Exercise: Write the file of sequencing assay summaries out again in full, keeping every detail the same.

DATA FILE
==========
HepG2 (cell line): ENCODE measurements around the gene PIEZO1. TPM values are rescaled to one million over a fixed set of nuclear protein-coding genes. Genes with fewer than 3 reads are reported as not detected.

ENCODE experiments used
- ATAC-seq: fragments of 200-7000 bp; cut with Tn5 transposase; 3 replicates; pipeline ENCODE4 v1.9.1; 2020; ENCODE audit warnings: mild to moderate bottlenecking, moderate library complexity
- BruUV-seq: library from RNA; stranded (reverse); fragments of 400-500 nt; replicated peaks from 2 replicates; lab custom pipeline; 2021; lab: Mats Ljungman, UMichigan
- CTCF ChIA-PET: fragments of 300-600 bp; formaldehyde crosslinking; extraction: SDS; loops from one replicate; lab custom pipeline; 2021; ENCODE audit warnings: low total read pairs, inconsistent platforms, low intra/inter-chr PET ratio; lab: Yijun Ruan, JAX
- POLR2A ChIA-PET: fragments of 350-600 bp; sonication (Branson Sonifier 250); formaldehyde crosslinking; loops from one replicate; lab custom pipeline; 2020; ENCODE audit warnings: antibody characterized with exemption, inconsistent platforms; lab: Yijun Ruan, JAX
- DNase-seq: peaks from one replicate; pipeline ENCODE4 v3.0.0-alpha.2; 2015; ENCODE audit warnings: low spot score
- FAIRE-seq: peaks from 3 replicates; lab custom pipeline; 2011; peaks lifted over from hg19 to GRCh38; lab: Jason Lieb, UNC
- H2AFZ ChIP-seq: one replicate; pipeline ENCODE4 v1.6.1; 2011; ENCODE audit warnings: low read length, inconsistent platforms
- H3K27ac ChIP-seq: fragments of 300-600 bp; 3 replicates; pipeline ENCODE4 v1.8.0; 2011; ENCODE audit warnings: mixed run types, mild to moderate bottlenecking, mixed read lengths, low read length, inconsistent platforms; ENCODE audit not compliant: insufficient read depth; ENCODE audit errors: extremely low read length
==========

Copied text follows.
HepG2 (cell line): ENCODE measurements around the gene PIEZO1. TPM values are rescaled to one million over a fixed set of nuclear protein-coding genes. Genes with fewer than 3 reads are reported as not detected.

ENCODE experiments used
- ATAC-seq: fragments of 200-7000 bp; cut with Tn5 transposase; 3 replicates; pipeline ENCODE4 v1.9.1; 2020; ENCODE audit warnings: mild to moderate bottlenecking, moderate library complexity
- BruUV-seq: library from RNA; stranded (reverse); fragments of 400-500 nt; replicated peaks from 2 replicates; lab custom pipeline; 2021; lab: Mats Ljungman, UMichigan
- CTCF ChIA-PET: fragments of 300-600 bp; formaldehyde crosslinking; extraction: SDS; loops from one replicate; lab custom pipeline; 2021; ENCODE audit warnings: low total read pairs, inconsistent platforms, low intra/inter-chr PET ratio; lab: Yijun Ruan, JAX
- POLR2A ChIA-PET: fragments of 350-600 bp; sonication (Branson Sonifier 250); formaldehyde crosslinking; loops from one replicate; lab custom pipeline; 2020; ENCODE audit warnings: antibody characterized with exemption, inconsistent platforms; lab: Yijun Ruan, JAX
- DNase-seq: peaks from one replicate; pipeline ENCODE4 v3.0.0-alpha.2; 2015; ENCODE audit warnings: low spot score
- FAIRE-seq: peaks from 3 replicates; lab custom pipeline; 2011; peaks lifted over from hg19 to GRCh38; lab: Jason Lieb, UNC
- H2AFZ ChIP-seq: one replicate; pipeline ENCODE4 v1.6.1; 2011; ENCODE audit warnings: low read length, inconsistent platforms
- H3K27ac ChIP-seq: fragments of 300-600 bp; 3 replicates; pipeline ENCODE4 v1.8.0; 2011; ENCODE audit warnings: mixed run types, mild to moderate bottlenecking, mixed read lengths, low read length, inconsistent platforms; ENCODE audit not compliant: insufficient read depth; ENCODE audit errors: extremely low read length